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Tuesday, 06 April 2010 05:13

Child Custody Agreement and Taxes

Published in Divorce Law
Tuesday, 06 April 2010 05:13

10 Tips for Winning at Custody

Winning at Custody is one of the most difficult issues parents confront in divorce. In many cases, both parents want custody and are willing to spend whatever it takes to win. Unfortunately, more than any other issue in divorce, to win at custody means that you have to be willing to prove your children's other parent unfit. Custody is all about what is best for the children - and that involves proving that you are the best parent - i.e. that the other parent is not as good a parent as you and/or that the other parent is just simply a bad parent.

My recommended tips for winning at custody are:

1. If you are not involved in your children's lives now, you are not getting custody from a judge. If you are a working parent who lets your spouse handle all of the details of parenting, you are not prepared to win at custody. You must either change your objectives or change your parenting. If you really want custody, get involved now - in all aspects of your children's lives. Get involved in your children's schooling. Attend their extra curricular events. Take them to the doctor and dentist. Get to know what professionals your children see and be involved with them?

2. Make sure that you are not exposing your children to unsafe or unhealthy environments when they are with you. Are you involved in another relationship? Has there been more than one? Be very careful about exposing your children to your companion(s). Many judges, professionals, and other parents object to the children being subjected to other relationships too early in that process. More important, if you really want to win at custody, it should be because you want to spend time with your children parenting them. Spending time with someone else when you have the children is a recipe for losing at custody in court.

3. Do you put down your children's other parent when the children are with you - either consciously or subconsciously? If you do, stop. One sure way to lose at custody is to hurt the children's relationship with the other parent. A judge will consider whether a parent promotes or prevents the other parent's access to and relationship with the children when seeking custody.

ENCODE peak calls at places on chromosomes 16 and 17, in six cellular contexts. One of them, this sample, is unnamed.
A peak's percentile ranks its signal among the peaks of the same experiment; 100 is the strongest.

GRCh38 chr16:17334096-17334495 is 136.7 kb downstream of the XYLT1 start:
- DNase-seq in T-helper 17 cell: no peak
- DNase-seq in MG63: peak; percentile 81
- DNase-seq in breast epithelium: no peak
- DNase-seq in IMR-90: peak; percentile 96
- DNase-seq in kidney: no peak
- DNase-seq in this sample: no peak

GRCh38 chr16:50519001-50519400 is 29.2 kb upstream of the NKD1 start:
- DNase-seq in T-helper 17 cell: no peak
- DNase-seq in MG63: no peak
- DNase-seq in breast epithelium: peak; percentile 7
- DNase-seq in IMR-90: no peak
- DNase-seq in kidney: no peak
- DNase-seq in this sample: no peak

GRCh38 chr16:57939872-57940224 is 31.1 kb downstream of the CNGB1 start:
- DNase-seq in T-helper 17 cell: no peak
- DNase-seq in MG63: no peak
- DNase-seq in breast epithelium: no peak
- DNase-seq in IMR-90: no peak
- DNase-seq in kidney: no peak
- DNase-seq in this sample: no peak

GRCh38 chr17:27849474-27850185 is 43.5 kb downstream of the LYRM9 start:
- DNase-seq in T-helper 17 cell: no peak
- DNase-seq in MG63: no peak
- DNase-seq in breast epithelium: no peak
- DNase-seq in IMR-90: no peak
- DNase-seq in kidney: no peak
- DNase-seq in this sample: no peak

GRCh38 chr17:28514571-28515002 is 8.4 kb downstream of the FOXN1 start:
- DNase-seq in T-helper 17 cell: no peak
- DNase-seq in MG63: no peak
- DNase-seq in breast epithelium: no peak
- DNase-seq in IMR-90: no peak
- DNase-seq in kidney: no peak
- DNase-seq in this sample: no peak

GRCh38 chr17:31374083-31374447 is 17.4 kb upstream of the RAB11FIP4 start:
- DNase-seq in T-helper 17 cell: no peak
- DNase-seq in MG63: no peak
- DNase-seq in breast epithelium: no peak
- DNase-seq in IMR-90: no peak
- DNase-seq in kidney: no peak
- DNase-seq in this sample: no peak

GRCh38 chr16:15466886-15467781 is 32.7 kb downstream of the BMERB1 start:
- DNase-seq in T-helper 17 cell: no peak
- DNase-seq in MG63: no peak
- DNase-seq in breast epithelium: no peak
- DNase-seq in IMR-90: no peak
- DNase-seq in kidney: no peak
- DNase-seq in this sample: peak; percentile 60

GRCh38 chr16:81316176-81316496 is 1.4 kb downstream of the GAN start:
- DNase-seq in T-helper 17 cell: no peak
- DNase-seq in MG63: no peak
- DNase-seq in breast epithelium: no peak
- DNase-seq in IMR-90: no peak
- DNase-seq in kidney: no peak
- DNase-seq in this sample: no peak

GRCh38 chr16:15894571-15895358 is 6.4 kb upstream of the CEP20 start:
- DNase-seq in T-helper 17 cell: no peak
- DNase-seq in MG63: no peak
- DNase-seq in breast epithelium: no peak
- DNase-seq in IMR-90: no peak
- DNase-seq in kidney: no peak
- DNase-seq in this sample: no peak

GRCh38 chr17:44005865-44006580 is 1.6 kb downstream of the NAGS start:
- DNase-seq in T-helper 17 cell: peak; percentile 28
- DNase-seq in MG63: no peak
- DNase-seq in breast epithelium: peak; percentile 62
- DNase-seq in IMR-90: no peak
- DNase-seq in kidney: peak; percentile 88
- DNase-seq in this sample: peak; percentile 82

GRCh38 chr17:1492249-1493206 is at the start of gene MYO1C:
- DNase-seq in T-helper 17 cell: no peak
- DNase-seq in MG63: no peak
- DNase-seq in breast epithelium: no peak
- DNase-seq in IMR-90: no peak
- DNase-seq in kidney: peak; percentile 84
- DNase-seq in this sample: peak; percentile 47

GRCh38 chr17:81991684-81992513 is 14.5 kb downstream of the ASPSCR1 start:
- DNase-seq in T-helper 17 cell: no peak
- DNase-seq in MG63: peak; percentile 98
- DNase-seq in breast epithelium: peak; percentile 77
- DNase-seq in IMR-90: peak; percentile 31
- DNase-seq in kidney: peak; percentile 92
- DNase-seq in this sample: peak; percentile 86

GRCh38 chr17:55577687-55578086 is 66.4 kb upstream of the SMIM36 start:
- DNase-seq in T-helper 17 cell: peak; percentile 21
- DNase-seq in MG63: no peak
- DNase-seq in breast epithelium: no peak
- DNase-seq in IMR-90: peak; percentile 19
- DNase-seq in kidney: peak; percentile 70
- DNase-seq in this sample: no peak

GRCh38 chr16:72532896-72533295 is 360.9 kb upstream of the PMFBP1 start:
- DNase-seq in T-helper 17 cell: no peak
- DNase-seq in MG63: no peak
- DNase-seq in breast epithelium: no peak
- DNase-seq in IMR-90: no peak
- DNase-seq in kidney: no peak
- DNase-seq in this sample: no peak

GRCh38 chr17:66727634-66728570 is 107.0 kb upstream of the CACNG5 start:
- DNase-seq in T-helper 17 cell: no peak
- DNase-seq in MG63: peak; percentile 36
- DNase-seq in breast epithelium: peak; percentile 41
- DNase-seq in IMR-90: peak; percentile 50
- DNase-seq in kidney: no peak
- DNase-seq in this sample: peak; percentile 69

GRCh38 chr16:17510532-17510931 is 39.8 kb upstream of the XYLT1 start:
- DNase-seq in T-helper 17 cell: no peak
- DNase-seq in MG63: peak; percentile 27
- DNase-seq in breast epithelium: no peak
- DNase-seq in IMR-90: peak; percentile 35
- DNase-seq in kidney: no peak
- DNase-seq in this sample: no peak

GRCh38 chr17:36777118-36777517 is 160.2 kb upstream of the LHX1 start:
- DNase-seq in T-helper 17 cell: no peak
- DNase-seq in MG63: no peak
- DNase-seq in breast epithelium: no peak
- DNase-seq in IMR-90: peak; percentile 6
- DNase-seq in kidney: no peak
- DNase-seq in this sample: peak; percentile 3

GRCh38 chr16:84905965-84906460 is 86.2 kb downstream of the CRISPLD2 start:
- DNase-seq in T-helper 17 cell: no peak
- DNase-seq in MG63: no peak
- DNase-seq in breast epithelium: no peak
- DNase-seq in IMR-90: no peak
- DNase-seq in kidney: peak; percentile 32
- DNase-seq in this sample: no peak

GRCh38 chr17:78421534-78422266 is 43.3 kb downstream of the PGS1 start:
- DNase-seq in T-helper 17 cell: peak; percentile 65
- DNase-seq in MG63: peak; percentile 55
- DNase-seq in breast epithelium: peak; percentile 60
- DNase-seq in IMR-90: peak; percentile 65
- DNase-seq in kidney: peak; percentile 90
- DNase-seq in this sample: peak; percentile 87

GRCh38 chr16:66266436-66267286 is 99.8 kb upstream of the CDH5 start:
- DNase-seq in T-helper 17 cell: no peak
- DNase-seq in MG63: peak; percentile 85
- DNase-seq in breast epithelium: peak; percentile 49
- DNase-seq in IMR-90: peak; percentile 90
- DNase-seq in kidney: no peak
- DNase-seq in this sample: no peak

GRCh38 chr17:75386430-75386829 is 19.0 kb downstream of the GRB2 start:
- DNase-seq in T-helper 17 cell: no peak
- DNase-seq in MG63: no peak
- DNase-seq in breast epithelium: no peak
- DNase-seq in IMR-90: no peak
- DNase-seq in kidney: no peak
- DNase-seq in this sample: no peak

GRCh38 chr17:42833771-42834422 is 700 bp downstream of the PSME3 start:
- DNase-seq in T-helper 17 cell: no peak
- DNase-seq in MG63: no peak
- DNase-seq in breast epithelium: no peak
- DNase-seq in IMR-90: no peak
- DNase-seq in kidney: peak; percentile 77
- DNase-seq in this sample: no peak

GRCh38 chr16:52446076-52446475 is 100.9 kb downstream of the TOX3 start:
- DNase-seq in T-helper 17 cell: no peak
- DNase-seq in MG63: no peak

4. Winning at custody requires that you keep a calendar for everything. You need to be able to look back and remember details when it comes time to litigate custody. If you do not know when you had the children, what events you attended, where they were or you were or all of the times your spouse was not timely for a pick up or drop off, you will only hurt your own case. You can keep track on your own calendar, with your own journal, or with a professionally managed calendaring system. We do provide access to a professional calendaring system for custody cases on our web site at http://www.millenniumdivorce.com/custody-planner.asp.

5. Be on time...Be on time....Be on time. Few issues cause as much conflict as a parent who is persistently late in picking up or dropping off children. It irks the judges, it creates arguments with your ex or soon to be ex, and it stresses out the children. So, Be on time.

6. Be flexible. If the other parent wants to switch weekends or weekdays, do it if you can manage your schedule. When the time comes to tell the judge why you should have custody, you can tell the judge that you are the parent who makes sure that the schedule works. In a close case, this issue makes a difference.

7. Do not involve your children in the issues that are pending in court or with attorneys. Courts generally are very opposed to the children knowing the details of what are essentially adult issues. Children should be told that both parents love them and want to see them - that's it. The children may see a psychologist and/or an attorney or other professional if the court directs that. The children can talk to those people about your case - you should not be giving them the details, especially if giving the details involves denigrating the other parent.

8. Winning at custody requires considering one other very important factor: where do the children want to live. It is not a good idea to coach your children on this issue. They will have an opportunity to tell what they want to either the court, their attorney or a psychologist. However, it is a good idea to know what they want. If they want to live with their other parent, you should not spend all of your time and money pursuing custody, unless you believe that it is unsafe or inappropriate for the children to live with that parent.